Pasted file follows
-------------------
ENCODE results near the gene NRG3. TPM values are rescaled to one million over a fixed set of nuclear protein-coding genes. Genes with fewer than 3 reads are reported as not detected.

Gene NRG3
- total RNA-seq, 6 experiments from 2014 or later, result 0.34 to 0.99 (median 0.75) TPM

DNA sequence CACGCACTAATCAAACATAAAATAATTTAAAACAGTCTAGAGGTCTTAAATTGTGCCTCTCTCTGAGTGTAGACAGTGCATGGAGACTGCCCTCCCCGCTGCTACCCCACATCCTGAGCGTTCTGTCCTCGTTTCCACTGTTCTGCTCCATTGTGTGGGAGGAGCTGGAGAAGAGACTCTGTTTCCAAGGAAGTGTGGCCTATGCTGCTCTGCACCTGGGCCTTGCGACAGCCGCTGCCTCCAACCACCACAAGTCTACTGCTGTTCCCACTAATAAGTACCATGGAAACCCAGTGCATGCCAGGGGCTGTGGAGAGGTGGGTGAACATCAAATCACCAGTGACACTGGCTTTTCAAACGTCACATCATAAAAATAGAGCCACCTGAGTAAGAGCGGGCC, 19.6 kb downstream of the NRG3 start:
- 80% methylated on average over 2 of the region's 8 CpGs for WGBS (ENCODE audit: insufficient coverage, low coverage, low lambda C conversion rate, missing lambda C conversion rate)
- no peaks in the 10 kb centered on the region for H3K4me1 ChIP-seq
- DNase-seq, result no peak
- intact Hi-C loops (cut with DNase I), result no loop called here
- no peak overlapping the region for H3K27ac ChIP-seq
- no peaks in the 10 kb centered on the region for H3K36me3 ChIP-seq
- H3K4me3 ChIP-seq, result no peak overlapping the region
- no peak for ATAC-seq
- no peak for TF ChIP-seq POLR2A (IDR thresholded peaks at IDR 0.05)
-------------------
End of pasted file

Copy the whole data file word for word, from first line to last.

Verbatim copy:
ENCODE results near the gene NRG3. TPM values are rescaled to one million over a fixed set of nuclear protein-coding genes. Genes with fewer than 3 reads are reported as not detected.

Gene NRG3
- total RNA-seq, 6 experiments from 2014 or later, result 0.34 to 0.99 (median 0.75) TPM

DNA sequence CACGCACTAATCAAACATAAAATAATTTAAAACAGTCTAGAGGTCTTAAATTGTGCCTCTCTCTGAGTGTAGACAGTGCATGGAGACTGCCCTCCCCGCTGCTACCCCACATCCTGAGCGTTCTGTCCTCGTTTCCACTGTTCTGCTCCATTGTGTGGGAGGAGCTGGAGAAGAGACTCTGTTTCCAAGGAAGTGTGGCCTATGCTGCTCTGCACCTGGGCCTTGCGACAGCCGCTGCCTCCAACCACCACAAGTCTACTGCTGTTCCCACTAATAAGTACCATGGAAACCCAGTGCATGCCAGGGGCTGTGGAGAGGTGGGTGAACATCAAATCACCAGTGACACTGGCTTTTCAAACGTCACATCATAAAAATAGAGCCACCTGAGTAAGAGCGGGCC, 19.6 kb downstream of the NRG3 start:
- 80% methylated on average over 2 of the region's 8 CpGs for WGBS (ENCODE audit: insufficient coverage, low coverage, low lambda C conversion rate, missing lambda C conversion rate)
- no peaks in the 10 kb centered on the region for H3K4me1 ChIP-seq
- DNase-seq, result no peak
- intact Hi-C loops (cut with DNase I), result no loop called here
- no peak overlapping the region for H3K27ac ChIP-seq
- no peaks in the 10 kb centered on the region for H3K36me3 ChIP-seq
- H3K4me3 ChIP-seq, result no peak overlapping the region
- no peak for ATAC-seq
- no peak for TF ChIP-seq POLR2A (IDR thresholded peaks at IDR 0.05)